We watched him all day fight to stay with us but on January 27th, 2019, 8.44pm Michael peacefully went to god, just 5 days after our wedding. That night, I lost my husband, my best friend, the love of my life, as well as my children and step children lost their father and his mother lost her son. This is the hardest loss I have ever felt in my life.
It was unbelievable how fast the cancer had taken over his body... His life! He was only 35 years old and it took everything from him, his independence, manhood, body it was an evil disease!
He was a person who had his fair share of demons, but he also had the best heart I have ever know and turned his life totally around to be taken from us from a disease that took every part of himself that he loved. Cancer is a cruel disease that took him way too fast and soon.
I hope he knew how much I loved him and how much I appreciated all he did for me this man lifted me up when I fell, loved me when no one else did, cherished me even if I didn’t deserve it and showed me how much someone could love a person.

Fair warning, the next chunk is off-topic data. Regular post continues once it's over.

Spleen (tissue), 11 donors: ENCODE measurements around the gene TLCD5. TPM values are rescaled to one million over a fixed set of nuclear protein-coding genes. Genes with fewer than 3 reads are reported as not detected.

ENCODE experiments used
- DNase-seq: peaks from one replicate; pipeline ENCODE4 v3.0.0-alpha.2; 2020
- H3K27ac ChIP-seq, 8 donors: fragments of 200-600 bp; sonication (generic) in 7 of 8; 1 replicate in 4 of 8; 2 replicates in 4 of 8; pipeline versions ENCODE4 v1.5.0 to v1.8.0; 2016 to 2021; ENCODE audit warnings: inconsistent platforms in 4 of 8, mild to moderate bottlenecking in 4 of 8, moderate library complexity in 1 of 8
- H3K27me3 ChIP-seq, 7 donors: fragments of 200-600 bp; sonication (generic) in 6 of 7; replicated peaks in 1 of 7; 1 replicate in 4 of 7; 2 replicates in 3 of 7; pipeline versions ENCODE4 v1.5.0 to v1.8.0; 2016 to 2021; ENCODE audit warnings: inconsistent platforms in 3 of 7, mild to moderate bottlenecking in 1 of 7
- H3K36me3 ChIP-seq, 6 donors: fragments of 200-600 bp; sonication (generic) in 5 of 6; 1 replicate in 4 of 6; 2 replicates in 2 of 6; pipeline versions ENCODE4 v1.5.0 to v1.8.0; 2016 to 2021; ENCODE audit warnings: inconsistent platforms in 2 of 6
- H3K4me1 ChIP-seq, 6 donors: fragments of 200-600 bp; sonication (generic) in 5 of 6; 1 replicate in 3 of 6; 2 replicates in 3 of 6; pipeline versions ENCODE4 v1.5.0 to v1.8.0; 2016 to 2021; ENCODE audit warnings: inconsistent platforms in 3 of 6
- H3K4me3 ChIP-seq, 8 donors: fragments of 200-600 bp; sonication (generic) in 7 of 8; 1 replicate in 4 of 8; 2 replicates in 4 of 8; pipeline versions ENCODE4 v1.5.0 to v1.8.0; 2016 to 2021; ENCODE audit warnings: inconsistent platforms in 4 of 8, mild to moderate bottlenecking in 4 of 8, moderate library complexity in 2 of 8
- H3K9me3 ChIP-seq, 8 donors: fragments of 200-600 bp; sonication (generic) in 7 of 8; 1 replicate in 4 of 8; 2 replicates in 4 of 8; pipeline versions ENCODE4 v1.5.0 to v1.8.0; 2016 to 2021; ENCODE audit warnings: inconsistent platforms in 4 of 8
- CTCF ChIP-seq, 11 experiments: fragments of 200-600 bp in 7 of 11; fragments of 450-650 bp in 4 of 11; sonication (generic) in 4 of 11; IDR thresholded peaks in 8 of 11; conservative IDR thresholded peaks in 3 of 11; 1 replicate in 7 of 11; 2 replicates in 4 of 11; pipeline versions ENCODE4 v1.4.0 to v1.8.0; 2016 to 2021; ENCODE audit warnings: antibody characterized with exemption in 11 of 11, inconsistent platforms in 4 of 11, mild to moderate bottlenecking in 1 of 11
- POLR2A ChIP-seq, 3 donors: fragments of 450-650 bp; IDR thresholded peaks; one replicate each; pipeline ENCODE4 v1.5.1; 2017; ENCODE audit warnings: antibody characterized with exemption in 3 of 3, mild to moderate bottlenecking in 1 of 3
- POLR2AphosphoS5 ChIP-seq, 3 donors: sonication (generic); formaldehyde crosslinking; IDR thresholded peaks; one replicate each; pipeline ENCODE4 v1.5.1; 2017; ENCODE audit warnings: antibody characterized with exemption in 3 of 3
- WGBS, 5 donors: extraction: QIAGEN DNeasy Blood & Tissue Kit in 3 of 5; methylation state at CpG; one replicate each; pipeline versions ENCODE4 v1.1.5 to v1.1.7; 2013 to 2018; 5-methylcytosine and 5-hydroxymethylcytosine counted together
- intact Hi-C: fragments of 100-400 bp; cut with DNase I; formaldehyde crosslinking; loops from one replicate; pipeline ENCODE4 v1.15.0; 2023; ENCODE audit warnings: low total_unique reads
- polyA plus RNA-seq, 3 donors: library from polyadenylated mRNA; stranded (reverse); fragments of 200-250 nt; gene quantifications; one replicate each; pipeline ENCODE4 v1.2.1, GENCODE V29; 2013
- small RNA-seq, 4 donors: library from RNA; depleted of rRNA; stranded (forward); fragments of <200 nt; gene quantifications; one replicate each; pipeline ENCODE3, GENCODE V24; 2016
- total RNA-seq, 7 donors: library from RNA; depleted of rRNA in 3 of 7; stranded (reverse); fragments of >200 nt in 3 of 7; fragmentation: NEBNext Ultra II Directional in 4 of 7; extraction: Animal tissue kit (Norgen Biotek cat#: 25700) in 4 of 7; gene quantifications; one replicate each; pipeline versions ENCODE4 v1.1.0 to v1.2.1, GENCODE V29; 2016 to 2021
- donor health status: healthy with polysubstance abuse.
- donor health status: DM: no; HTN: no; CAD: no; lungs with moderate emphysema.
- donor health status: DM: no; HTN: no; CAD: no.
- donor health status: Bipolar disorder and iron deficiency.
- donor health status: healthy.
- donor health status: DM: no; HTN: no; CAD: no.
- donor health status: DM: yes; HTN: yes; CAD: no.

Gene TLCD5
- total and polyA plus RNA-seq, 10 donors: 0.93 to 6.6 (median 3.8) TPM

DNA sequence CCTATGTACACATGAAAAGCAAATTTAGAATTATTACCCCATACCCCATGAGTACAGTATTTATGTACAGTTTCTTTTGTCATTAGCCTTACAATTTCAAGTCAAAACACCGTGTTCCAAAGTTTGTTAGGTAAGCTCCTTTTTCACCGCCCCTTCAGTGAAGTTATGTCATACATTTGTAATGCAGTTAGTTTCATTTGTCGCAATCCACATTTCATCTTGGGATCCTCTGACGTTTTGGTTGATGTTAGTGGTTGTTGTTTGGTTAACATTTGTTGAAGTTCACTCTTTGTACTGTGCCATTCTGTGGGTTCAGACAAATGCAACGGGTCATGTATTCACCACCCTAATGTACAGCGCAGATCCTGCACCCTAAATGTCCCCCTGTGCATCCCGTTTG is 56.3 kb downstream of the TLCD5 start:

I have seen this man at his worst and at his best and I know how blessed I was to have gotten to spend the time I had with him. I hope he is at peace now because he didn’t deserve to suffer the way he did. I will always love him so much and now I know why we got blessed with getting pregnant when we did because I am so blessed to have been given a lil man who will continue to show the best part of Michael through him.
If I could leave you with a message it would be to never ignore what your feeling. Michael knew the pains he was having from the start and that something wasn’t right, but a lot of times doctors ignored or did not realize the severity of what’s going on until it was too late.
If me speaking up and you reading about your symptoms gives you extra knowledge, it’s worth it.